'in the know.'
These convenient little articles, then, bring us to the end of
the systems of marking. It only remains to instruct the neophyte
who has followed the course of our lessons so far, in the methods
of utilizing the marks when once they are placed upon the cards.
Those familiar words of the great artist who said that the medium
he employed in mixing his colors was 'brains,' may find an echo
in the directions for playing marked cards. They must be used with
intelligence or not at all. Indeed, great circumspection is requisite
in utilizing the information which the marks provide. In a game
of whist, for instance, a thorough-paced player would at once detect
any glaring peculiarity of play resulting from knowledge surreptitiously
acquired. One may know, perfectly well, which card in one's hand
would win the trick, but it is not always advisable to play it.
Tact and judgment, added to a thorough acquaintance with the rules
of the game which is being played, are necessary adjuncts to the
successful employment of any system of cheating.
In a round game, when it is your turn to deal, you may read the
cards as you deal them; and in this way know the hands of your opponents,
or at any rate the principal cards. In a single-handed game you
can remember the whole of your antagonist's cards, but with more
than two players it is not advisable to attempt to commit to memory
more than one hand. That, preferably, should be the hand of the
'flattest man,' the 'greatest mug,' the man who is playing highest,
or your most dangerous opponent. With a little practice the top
card of the pack can be read, just before it is dealt. There is
plenty of time for this whilst the previous card is on its way to
the table. In a game such as Poker, where the suit is of no consequence,
you simply repeat to yourself the value of the card as you deal
it, and from your knowledge of the game you may deduce the discards
from that particular hand. Then, in giving off the 'draft' i.e.
the cards to replace those which have been discarded, and which,
of course, you have not seen you read the cards as they are given
out. In this way you can form a tolerably accurate opinion as to
what cards that hand finally contains. If your hand happens to be
better, you can bet against this particular player, continually
raising the stakes until all the other players are 'raised out.'
That is to say, they do not feel inclined to risk so much money
on their hands, and therefore they throw them down, and leave the
game, for the moment, in the hands of the two highest players.
A knowledge of the top card may be utilized in dealing 'seconds.'
The top card, being one which you require, may be kept back until
it comes to your turn either on the deal or the draft. This, however,
is a very bad way of using marked cards. It is sure to be detected
sooner or later, and then your only course will be to 'clear out'
from the scene of your former victories. Whilst, if you confine
your attention to the use of the information given by the marks,
trusting to your wits rather than to the deftness of your fingers,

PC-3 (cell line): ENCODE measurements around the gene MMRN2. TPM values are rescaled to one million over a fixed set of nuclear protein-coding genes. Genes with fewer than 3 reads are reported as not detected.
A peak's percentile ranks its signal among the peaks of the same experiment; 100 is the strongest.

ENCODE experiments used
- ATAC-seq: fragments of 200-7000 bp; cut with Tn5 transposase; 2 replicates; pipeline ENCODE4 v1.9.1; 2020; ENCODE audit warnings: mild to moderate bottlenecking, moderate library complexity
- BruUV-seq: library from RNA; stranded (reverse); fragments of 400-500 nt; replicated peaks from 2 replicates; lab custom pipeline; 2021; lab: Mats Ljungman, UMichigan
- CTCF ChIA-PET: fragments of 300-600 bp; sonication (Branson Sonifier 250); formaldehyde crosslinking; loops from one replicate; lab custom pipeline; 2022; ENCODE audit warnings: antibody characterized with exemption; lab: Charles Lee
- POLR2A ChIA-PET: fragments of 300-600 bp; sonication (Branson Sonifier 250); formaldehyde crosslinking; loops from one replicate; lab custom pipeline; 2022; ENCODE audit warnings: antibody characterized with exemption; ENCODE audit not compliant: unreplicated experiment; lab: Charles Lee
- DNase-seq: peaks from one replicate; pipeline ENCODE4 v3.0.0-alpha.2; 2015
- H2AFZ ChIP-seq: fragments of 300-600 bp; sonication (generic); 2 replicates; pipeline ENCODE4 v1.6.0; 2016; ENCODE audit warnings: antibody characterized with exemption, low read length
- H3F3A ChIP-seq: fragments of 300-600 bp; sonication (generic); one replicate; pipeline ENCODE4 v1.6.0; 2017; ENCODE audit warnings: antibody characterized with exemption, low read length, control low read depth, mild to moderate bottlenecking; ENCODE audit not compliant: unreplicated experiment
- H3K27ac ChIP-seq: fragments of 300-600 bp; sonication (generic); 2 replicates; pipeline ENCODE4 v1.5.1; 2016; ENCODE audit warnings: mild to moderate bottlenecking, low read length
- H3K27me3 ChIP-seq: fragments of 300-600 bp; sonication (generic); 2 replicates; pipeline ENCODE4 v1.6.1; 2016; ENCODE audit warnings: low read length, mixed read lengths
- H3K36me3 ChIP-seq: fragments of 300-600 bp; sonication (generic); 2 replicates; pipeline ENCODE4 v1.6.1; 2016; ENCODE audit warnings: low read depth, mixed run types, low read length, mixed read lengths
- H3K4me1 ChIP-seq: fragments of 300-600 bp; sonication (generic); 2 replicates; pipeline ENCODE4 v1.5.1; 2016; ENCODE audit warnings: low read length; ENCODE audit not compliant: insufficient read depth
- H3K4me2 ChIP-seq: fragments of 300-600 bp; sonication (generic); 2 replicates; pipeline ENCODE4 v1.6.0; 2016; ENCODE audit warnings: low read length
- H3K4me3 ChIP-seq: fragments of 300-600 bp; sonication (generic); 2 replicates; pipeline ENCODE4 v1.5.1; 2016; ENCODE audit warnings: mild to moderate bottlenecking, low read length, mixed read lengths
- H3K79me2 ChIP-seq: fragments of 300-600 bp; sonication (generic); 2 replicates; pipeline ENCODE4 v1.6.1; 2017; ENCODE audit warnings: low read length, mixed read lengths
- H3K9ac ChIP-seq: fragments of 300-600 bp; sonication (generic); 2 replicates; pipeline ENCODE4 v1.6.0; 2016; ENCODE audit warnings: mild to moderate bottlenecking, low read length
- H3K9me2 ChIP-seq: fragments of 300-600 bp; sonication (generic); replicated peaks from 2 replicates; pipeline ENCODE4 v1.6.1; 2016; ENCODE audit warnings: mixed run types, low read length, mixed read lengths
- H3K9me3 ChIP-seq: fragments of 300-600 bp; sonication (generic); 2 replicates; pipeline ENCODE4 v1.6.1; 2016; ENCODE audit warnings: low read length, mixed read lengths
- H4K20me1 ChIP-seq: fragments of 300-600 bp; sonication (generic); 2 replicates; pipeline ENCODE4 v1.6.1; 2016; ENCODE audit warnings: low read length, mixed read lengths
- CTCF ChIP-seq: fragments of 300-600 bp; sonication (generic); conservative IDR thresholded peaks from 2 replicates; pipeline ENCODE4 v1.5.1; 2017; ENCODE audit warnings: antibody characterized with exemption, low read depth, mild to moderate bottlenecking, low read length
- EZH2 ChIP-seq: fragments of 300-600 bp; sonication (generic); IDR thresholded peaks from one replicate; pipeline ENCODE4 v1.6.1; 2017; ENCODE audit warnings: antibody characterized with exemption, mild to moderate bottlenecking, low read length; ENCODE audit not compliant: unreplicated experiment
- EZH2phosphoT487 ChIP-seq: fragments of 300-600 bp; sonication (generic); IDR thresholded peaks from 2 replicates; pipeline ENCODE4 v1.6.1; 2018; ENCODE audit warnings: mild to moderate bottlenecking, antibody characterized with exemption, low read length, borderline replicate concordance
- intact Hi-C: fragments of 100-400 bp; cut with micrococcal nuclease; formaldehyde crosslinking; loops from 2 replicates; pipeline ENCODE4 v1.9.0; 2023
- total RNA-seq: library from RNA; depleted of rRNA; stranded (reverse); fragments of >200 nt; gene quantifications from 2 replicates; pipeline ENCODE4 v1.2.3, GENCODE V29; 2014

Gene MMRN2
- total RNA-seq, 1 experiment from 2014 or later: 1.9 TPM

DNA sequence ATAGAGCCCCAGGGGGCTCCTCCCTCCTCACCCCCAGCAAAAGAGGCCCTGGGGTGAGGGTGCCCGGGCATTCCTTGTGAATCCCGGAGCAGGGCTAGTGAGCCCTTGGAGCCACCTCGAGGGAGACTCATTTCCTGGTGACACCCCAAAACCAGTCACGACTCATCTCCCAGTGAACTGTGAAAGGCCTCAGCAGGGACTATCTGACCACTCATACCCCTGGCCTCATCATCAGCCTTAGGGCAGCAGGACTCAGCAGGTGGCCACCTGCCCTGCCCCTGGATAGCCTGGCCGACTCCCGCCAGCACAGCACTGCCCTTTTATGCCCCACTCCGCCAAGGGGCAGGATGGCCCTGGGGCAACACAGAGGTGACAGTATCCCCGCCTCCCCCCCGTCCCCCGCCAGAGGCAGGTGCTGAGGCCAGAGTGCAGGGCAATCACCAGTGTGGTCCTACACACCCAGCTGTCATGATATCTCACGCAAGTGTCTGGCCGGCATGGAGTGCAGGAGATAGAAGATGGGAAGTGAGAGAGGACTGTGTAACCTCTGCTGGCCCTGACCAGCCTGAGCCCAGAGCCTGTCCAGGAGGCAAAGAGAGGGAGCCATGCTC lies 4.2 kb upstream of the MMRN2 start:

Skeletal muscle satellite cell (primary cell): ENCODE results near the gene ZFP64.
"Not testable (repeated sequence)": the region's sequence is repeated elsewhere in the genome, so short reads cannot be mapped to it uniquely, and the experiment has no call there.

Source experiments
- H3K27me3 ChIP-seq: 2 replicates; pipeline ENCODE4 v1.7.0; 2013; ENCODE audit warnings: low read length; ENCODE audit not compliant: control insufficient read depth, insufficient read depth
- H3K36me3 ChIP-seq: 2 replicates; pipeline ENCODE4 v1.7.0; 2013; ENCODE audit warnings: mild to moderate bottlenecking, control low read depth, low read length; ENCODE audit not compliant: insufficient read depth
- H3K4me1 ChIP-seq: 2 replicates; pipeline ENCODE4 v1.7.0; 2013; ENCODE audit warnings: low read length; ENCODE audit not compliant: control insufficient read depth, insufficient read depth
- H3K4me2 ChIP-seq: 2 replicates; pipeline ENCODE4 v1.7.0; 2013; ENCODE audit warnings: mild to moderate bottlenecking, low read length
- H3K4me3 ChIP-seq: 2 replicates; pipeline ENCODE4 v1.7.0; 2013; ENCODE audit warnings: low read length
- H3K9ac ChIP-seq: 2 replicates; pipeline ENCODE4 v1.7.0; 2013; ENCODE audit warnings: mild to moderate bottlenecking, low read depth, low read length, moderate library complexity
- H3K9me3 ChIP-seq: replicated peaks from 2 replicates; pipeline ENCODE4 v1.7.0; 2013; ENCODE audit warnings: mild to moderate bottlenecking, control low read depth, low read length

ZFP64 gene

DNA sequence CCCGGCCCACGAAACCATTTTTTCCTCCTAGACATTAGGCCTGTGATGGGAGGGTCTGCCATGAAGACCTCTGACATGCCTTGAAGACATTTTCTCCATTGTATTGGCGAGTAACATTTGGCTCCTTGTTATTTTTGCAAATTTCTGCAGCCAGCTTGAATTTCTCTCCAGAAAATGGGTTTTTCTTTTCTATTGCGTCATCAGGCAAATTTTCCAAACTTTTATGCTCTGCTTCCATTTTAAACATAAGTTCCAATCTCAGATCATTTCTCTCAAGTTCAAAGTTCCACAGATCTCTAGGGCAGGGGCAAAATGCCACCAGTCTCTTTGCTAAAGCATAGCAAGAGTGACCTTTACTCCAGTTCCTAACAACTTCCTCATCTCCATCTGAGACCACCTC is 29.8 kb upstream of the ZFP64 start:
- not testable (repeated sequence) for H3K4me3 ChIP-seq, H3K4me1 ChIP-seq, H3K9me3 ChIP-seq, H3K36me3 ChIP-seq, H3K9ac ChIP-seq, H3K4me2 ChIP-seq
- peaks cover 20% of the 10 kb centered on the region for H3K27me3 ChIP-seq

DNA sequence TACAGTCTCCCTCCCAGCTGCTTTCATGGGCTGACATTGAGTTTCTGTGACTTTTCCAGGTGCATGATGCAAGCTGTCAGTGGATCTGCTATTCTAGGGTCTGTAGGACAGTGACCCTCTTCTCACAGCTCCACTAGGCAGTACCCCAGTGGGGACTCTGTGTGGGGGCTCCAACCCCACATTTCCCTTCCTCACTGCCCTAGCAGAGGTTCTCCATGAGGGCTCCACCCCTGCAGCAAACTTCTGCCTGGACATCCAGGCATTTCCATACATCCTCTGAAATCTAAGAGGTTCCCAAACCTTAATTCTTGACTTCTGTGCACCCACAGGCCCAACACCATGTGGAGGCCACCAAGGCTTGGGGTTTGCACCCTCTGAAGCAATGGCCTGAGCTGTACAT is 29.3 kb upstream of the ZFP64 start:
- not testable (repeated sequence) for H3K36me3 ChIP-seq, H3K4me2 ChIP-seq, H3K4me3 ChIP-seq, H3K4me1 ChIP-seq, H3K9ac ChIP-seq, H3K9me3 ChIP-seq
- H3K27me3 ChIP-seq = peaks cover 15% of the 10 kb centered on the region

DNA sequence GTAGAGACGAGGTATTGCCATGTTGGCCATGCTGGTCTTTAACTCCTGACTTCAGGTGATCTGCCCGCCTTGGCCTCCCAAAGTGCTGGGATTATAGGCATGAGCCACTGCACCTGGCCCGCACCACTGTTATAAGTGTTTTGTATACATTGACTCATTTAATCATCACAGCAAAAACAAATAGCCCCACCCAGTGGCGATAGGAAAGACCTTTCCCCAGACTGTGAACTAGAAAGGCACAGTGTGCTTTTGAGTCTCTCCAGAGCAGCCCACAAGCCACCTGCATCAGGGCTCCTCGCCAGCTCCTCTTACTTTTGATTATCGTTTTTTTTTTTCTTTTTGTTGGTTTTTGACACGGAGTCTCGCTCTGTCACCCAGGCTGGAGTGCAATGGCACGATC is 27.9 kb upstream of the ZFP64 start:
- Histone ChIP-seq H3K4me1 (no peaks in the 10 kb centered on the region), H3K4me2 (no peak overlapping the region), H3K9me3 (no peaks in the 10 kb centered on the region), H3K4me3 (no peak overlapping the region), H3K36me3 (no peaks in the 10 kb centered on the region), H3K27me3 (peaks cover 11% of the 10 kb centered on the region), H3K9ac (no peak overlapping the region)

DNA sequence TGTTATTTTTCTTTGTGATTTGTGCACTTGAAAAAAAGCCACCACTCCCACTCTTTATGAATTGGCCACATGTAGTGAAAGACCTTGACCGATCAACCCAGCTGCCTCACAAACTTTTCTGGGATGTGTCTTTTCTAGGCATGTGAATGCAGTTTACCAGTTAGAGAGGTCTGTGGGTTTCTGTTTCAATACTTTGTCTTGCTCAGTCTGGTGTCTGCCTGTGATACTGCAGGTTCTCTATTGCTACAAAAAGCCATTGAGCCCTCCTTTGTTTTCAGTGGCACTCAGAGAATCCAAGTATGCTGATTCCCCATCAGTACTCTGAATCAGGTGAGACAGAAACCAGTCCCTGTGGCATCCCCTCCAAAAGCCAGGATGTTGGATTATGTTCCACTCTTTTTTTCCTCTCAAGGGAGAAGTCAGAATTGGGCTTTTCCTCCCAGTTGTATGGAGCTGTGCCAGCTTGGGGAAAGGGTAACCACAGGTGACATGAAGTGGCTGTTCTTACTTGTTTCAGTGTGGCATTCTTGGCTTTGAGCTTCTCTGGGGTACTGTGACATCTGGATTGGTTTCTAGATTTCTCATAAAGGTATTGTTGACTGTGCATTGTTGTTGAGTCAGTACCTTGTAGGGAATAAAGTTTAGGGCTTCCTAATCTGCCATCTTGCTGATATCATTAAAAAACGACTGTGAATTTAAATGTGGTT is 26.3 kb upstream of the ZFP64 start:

you will not only win but 'last.'
Working with shaded cards, in which the shading occupies the greater
portion of the card, many of your opponents' cards can be read as
they hold them in their hands; especially where they are held spread
out, as is so often the case in England.
Whatever may be the game, marked cards will often enable you to
win where you otherwise would lose, so long as due care and judgment
are exercised. For example, at Vingt-et-un, you will always know
whether it is advisable to draw another card or not. You will not
stand in doubt as to the card you will get. At Baccarat you will
know what cards you have given the players, and what you will draw
if you take one. Too many false drafts, however, are liable to create
suspicion; so in this game you must be careful in your proceedings.
At Loo, you will have a strong advantage, as you will always know
the contents of the hand upon the table, and when to take 'miss.'
In games such as 'Banker' or 'Polish Bank,' which consist of betting
that you have in your hand a card (not seen) which will beat one
that has been turned up, you have to contend with no uncertainty
Having pursued our subject to this point, it cannot be denied that
we have learnt something of great importance, viz. that among the
advantages enjoyed by us in this nineteenth century, we must not
overlook those embodied in the fact, that not only are marked cards
articles of commerce, readily obtainable at the right places, but
we have also the means of falsifying genuine cards, of any pattern,
at a few minutes' notice. Even failing this, we have at our command
means of marking all the cards which it is necessary to know whilst
under the very noses of our antagonists.
The practical philosopher -- if such exist -- whilst meditating upon the benefits accruing to mankind from civilization, should by no means
forget that, in one notable instance at least -- card-playing to wit -- civilization has provided the means of eliminating from the affairs
of life the undesirable and inconvenient element of chance. There is no such thing as chance, says the predestinationist; and certainly in
some cases the truth is with him.